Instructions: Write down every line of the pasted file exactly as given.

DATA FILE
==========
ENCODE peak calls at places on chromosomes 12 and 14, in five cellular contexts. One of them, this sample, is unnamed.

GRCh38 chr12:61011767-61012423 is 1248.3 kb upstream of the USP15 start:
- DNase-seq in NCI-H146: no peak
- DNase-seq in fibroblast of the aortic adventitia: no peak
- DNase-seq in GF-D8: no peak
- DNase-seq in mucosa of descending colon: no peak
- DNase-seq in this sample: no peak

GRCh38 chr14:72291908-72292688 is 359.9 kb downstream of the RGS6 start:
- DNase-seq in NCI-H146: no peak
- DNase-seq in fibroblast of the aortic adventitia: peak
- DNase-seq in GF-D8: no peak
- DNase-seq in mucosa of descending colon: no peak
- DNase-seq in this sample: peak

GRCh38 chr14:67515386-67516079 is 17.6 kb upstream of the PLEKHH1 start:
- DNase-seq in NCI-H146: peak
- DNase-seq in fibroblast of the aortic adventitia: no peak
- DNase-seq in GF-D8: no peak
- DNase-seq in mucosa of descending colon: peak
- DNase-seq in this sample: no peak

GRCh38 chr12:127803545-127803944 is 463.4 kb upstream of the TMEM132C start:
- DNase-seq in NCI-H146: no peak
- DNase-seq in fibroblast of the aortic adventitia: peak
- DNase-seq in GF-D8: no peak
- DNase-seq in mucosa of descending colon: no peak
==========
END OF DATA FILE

ENCODE peak calls at places on chromosomes 12 and 14, in five cellular contexts. One of them, this sample, is unnamed.

GRCh38 chr12:61011767-61012423 is 1248.3 kb upstream of the USP15 start:
- DNase-seq in NCI-H146: no peak
- DNase-seq in fibroblast of the aortic adventitia: no peak
- DNase-seq in GF-D8: no peak
- DNase-seq in mucosa of descending colon: no peak
- DNase-seq in this sample: no peak

GRCh38 chr14:72291908-72292688 is 359.9 kb downstream of the RGS6 start:
- DNase-seq in NCI-H146: no peak
- DNase-seq in fibroblast of the aortic adventitia: peak
- DNase-seq in GF-D8: no peak
- DNase-seq in mucosa of descending colon: no peak
- DNase-seq in this sample: peak

GRCh38 chr14:67515386-67516079 is 17.6 kb upstream of the PLEKHH1 start:
- DNase-seq in NCI-H146: peak
- DNase-seq in fibroblast of the aortic adventitia: no peak
- DNase-seq in GF-D8: no peak
- DNase-seq in mucosa of descending colon: peak
- DNase-seq in this sample: no peak

GRCh38 chr12:127803545-127803944 is 463.4 kb upstream of the TMEM132C start:
- DNase-seq in NCI-H146: no peak
- DNase-seq in fibroblast of the aortic adventitia: peak
- DNase-seq in GF-D8: no peak
- DNase-seq in mucosa of descending colon: no peak